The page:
E-commerce law to protect consumers, boost Internet economy

By Zaldy De Layola

October 26, 2022, 1:19 pm

<p>Davao City 1st District Rep. Paolo Duterte <em>(File photo)</em></p>

Davao City 1st District Rep. Paolo Duterte (File photo)

MANILA – Davao City 1st District Rep. Paolo Duterte on Wednesday sought the immediate creation of an E-Commerce Bureau, under the Department of Trade and Industry (DTI), with enough powers and functions to safeguard online transactions and help promote a robust Internet-based economy in the country.

Duterte said his proposed measure, House of Representatives Bill (HB) 3050 or the Internet Transaction Act of 2022, would complement the newly enacted SIM Registration Law that mandates the registration of Subscriber Identity Modules (SIMs).

While the SIM Registration Law and the proposed HB 3050 both aim to protect consumers from fraud, the latter provides additional protection to e-commerce consumers and merchants alike, he said.

Duterte said the bill also promotes trust and accountability in the country’s e-commerce market intended to further accelerate the growth of this sector, and encourage micro, small and medium enterprises (MSMEs) to take advantage of digital innovations to expand their businesses.

“In order to protect the merchant and the consumer, an effective regulation of commercial activities through the Internet or electronic means must be established,” he said in his bill’s explanatory note.

“This is to ensure that consumer rights and data privacy are protected, innovation is encouraged, fair advertising practices and competition are promoted, online transactions are secured, intellectual property rights are respected, and product standards and safety are observed.”

Under this measure, the e-commerce division currently set up in the DTI will be abolished and replaced by an E-Commerce Bureau.

The E-Commerce Bureau will also be authorized, among others, to mandate e-commerce entities to register in the DTI’s Online Business Registry; identify regulatory gaps affecting the e-commerce industry and recommend appropriate executive or legislative measures to foster this sector’s growth; and act as a virtual one-stop shop tasked to receive, address and facilitate the speedy resolution of consumer complaints on unresolved Internet transactions.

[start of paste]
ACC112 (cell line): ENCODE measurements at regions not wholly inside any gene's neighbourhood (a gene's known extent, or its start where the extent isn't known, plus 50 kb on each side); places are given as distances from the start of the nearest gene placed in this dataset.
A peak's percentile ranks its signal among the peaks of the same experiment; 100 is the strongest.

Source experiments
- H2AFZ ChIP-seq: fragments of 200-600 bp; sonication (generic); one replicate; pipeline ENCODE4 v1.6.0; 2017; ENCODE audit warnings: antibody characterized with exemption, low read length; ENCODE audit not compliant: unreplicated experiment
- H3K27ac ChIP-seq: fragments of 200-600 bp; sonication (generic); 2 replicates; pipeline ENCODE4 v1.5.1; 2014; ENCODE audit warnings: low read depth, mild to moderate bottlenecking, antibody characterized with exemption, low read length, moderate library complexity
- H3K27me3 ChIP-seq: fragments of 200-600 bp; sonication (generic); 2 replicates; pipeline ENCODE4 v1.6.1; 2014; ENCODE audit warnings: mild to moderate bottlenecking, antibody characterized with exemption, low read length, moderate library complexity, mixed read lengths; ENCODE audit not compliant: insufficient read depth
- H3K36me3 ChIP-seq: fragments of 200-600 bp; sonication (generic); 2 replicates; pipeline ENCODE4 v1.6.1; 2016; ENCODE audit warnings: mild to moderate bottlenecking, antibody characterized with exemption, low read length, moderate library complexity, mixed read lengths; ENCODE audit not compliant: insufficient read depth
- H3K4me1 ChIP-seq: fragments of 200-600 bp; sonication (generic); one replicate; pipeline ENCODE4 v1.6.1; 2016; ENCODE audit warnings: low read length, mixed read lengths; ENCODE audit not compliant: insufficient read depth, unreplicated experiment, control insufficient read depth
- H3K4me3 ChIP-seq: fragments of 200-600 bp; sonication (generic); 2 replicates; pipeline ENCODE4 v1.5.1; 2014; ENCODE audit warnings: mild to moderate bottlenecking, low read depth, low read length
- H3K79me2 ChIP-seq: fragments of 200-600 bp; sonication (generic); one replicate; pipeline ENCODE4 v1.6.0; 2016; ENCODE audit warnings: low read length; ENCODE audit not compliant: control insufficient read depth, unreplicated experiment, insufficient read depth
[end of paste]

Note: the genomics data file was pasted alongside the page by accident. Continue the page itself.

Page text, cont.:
Duterte noted that as a result of the pandemic, online retail and other e-commerce services are slowly becoming the norm in the day-to-day lives of many Filipinos, who have found conducting contactless transactions easy and convenient.

The 2021 e-Conomy report for Southeast Asia by Google and Temasek found the Philippines the fastest-growing e-commerce market in the region.

The country has seen 12 million new digital consumers since the start of the pandemic up to the first half of 2021, of which 63 percent are from non-metro areas and 99 percent say that they intend to continue using digital services going forward, the study said.

According to the study, the gross merchandise value of the Philippines’ Internet economy is expected to reach USD17 billion in 2021, or a 93 percent year-on-year surge, and up to USD40 billion in 2025.

Duterte said these projections, as well as the study’s findings that the Philippines still has the lowest digital consumer penetration in the region at only 68 percent of Internet users, underscore the need for Congress to pass a law to both safeguard and promote Internet transactions.

Establishing the DTI’s E-Commerce Bureau and according it with the appropriate powers and responsibilities will help “build trust between online merchants and consumers via secure and reliable e-commerce platforms where goods and services are transacted with transparency and utmost efficiency,” he said.

Duterte noted that transparency and efficiency, in turn, would encourage the creation of new products and services, and even business models and processes.

Aside from acting on consumer complaints, the E-Commerce Bureau under Duterte’s measure is also empowered to take down, either temporarily or permanently, any product listing, webpage, business page, application, social media post, profile, website, or any other online platform found violating the bill’s provisions or the Consumer Act of the Philippines.

The bill authorizes the E-Commerce Bureau to issue an advisory that no entity shall process payments made to any violating entity to ensure that the latter shall be rendered commercially inoperative.

It also specifies the obligations and rights of digital platforms, online merchants, and consumers; determines the penalties for violating such rights and obligations; and seeks the development of an E-Commerce Philippine Trustmark to provide assurance and security in transactions over the Internet. (PNA)